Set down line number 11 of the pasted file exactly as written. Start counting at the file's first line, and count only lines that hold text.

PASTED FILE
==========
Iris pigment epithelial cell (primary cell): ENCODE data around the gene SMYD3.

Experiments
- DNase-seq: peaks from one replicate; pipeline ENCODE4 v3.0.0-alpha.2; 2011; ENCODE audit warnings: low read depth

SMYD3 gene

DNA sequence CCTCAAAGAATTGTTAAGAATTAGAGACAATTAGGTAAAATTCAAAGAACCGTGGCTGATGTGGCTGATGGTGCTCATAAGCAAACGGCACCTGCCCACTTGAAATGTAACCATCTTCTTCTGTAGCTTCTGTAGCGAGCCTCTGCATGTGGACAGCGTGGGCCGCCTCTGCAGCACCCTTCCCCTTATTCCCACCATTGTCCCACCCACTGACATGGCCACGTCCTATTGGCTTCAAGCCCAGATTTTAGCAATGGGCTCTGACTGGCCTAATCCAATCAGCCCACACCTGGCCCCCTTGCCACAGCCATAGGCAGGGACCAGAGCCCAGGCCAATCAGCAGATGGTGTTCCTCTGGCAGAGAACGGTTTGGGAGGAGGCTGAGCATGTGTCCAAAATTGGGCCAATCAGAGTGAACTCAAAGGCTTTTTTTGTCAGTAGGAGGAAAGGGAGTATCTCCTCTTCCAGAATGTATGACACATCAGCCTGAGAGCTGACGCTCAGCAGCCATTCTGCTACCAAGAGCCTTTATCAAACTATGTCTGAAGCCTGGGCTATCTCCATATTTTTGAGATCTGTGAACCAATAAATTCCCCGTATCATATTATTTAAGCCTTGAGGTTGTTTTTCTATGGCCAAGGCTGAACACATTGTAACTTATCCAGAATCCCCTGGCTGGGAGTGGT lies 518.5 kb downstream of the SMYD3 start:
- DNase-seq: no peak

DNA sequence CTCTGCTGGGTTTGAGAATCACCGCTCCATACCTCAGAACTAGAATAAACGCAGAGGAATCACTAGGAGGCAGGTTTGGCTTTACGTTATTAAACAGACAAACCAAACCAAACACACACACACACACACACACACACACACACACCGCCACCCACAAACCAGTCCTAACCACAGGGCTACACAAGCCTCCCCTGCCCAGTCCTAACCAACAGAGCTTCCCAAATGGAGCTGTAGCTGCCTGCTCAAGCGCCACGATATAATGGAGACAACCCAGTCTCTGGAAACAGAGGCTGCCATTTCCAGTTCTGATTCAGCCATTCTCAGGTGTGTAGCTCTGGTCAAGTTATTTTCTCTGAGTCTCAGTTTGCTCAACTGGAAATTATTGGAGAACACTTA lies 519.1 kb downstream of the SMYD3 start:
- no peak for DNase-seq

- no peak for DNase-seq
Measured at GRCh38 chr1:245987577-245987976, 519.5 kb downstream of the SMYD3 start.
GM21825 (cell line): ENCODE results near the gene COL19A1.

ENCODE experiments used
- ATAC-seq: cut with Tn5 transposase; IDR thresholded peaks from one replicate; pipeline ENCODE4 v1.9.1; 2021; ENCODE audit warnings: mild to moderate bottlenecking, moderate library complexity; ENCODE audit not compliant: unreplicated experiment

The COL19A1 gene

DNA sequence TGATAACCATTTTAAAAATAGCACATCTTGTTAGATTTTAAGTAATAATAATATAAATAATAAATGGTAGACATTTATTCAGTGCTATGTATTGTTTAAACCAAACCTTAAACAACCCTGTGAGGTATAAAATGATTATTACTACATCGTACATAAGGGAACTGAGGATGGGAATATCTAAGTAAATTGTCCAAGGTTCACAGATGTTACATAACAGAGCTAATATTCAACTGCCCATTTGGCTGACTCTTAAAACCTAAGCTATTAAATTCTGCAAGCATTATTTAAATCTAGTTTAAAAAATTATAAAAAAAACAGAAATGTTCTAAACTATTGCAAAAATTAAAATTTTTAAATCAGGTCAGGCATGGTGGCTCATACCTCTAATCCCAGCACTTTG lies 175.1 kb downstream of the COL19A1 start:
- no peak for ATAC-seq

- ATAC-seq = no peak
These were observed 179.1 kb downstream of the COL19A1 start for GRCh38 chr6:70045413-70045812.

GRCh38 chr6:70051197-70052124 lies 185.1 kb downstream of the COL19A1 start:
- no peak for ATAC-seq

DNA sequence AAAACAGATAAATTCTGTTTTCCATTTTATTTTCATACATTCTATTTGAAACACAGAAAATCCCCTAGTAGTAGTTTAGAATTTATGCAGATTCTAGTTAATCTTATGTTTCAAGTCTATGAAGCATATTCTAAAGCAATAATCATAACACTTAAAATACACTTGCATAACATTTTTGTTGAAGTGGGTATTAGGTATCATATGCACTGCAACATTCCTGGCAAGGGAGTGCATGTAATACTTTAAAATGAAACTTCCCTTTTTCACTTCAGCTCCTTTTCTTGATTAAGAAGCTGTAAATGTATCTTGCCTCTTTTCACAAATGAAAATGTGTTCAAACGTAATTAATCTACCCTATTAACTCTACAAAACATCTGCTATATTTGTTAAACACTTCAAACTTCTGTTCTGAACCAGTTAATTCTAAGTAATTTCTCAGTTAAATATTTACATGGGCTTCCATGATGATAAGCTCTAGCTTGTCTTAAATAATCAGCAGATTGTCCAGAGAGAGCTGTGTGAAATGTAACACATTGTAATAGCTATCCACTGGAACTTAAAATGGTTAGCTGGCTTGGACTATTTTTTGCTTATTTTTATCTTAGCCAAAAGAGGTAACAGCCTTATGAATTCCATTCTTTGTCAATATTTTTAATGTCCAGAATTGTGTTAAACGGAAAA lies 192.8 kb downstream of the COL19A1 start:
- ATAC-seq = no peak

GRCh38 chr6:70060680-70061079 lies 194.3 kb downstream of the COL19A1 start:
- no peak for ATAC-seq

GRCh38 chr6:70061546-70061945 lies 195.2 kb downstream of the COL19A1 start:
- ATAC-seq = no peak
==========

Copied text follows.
GM21825 (cell line): ENCODE results near the gene COL19A1.